jester carved out of wood

I Kings 18:26-31: "So they took the bull given them and prepared it. Then they called on the name of Baal from morning till noon. 'O Baal, answer us!' they shouted. But there was no response; no one answered. And they danced around the altar they had made.

"At noon Elijah began to taunt them. 'Shout louder!' he said. 'Surely he is a god! Perhaps he is deep in thought, or busy, or traveling. Maybe he is sleeping and must be awakened.'"

Psalm 2:4-6: "The kings of the earth take their stand and the rulers gather together against the Lord and against his Anointed One. 'Let us break their chains,' they say, 'and throw off their fetters.' The One enthroned in heaven laughs; the Lord scoffs at them. Then he rebukes them in his anger and terrifies them in his wrath, saying, 'I have installed my King on Zion, my holy hill.'"

Matthew 7:3-5: "Why do you look at the speck of sawdust in your brother's eye and pay no attention to the plank in your own eye? How can you say to your brother 'Let me take the speck out of your eye,' when all the time there is a plank in your own eye? You hypocrite, first take the plank out of your own eye, and then you will see clearly to remove the speck from your brother's eye."

Humor in Scripture

Sometimes we miss the humor in scripture. There's something laughable about a poor fool with a two-by-four protruding out of his eye, groping around half-blind trying to pick some sawdust from his coworker's eye. Humor is almost always dependent on our awareness of a discrepancy. Even the lamest "Knock Knock" joke has this principle behind it:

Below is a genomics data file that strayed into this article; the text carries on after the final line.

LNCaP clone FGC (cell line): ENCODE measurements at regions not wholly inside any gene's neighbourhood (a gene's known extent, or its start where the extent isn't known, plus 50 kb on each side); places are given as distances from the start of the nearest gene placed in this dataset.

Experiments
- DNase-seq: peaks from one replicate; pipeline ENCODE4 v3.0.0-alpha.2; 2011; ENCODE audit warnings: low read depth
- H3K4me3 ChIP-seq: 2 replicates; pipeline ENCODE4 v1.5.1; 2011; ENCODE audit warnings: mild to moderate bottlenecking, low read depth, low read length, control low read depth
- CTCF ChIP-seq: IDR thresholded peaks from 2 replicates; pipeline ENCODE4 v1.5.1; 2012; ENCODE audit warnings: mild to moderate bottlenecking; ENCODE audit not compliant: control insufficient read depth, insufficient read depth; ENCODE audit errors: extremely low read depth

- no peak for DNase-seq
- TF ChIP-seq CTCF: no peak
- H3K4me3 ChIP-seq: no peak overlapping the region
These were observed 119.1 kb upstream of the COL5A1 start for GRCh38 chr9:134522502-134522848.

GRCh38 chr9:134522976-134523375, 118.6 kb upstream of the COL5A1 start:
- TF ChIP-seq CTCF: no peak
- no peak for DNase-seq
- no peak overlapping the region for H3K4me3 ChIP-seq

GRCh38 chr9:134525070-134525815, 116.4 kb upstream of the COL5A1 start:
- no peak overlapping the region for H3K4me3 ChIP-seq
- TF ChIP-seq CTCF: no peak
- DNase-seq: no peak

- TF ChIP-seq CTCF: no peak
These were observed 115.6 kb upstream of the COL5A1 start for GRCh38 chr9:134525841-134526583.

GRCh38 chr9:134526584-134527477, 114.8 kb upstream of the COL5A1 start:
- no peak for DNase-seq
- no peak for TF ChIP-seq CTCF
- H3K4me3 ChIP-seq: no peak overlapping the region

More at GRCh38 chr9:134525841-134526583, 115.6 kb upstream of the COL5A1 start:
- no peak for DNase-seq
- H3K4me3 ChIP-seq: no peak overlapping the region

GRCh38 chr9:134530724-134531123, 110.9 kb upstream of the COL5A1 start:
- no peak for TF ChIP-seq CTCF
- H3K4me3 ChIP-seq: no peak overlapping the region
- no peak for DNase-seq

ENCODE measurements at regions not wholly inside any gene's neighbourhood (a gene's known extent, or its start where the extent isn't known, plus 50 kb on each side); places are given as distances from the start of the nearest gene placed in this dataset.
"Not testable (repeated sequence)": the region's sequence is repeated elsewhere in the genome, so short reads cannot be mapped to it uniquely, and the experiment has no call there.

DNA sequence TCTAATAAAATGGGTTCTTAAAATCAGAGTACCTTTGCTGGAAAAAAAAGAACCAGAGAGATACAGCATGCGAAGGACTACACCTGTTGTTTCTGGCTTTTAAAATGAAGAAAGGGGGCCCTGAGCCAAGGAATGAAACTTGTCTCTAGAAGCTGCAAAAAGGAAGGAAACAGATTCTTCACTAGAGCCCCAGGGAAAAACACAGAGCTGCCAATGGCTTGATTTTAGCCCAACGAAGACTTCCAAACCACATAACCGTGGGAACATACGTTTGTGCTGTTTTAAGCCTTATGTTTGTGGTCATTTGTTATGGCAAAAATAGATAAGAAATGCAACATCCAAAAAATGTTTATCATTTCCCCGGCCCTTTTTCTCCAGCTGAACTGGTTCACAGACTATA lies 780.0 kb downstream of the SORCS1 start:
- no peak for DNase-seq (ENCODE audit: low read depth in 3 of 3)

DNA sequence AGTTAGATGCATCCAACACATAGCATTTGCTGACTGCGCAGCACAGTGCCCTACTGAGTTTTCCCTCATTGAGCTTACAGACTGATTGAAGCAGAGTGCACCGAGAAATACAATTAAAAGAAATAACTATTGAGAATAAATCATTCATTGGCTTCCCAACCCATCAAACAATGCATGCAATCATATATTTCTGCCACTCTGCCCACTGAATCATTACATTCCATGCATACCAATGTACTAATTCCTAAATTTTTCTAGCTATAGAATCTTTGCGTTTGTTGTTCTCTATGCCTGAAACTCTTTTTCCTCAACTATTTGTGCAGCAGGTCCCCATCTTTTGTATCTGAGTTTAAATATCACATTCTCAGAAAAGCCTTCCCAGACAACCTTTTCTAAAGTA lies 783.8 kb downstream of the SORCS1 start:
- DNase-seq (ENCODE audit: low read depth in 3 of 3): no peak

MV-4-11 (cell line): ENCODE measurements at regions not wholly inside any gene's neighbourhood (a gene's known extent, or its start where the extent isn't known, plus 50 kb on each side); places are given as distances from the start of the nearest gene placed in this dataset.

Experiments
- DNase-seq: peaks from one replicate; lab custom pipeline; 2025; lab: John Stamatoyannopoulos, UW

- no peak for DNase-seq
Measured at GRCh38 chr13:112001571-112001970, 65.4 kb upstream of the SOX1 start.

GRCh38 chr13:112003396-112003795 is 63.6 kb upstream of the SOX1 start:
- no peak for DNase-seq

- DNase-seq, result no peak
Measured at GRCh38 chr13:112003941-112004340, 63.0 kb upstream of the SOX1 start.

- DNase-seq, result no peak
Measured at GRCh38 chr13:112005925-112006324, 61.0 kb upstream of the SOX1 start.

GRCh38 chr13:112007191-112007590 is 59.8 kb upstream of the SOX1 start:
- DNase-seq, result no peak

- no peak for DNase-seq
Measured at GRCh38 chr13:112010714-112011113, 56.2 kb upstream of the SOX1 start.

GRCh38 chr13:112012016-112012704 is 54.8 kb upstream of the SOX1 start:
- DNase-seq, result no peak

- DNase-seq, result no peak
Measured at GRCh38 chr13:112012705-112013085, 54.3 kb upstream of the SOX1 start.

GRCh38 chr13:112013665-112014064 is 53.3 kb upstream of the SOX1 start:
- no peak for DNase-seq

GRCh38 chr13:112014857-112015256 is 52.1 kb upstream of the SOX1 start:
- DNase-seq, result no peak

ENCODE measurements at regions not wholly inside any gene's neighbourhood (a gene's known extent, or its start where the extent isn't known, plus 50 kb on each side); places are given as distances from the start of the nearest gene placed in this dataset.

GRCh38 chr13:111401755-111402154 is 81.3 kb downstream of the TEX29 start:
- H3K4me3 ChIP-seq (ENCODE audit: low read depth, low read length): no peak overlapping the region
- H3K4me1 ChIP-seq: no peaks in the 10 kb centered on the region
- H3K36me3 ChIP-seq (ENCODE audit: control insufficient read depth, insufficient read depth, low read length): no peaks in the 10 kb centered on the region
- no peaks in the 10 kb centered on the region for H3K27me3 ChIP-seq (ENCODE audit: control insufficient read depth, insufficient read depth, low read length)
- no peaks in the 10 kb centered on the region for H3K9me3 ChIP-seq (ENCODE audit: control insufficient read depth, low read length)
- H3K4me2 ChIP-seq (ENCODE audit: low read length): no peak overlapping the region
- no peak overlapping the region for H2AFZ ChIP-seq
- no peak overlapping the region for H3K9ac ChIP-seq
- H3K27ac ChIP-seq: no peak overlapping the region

"Knock Knock."

"Who's there?"


"Harry who?"

"Hairy toes."

We laugh (or perhaps groan) because the two parts don't match up, and suddenly, we know why.

Satire in Comedy

Satire is a particular form of comedy, one that exposes and mocks the hypocrisy of human pretension and folly. Elijah's satire stung the hollow deceptions of the priests of Baal, painting their god as asleep or distracted or indisposed but finally and actually non-existent. Satire is not always kind in its humor, but at its best its acerbic bite is intended to call us on our lies. Sometimes, we need a less-than-gentle laughter to poke holes in our puffed-up but empty masks.

When God scoffs at the rebellious nations, he does not intend to be cruel. But the discrepancy between our pompous claims and our weak reality is bound to raise a laugh.

Central Insight: Satire is intended to mock evil and thereby warn us against our follies.

Suggestions for Application: Discuss how a particular instance of satire makes wrongdoing laughable.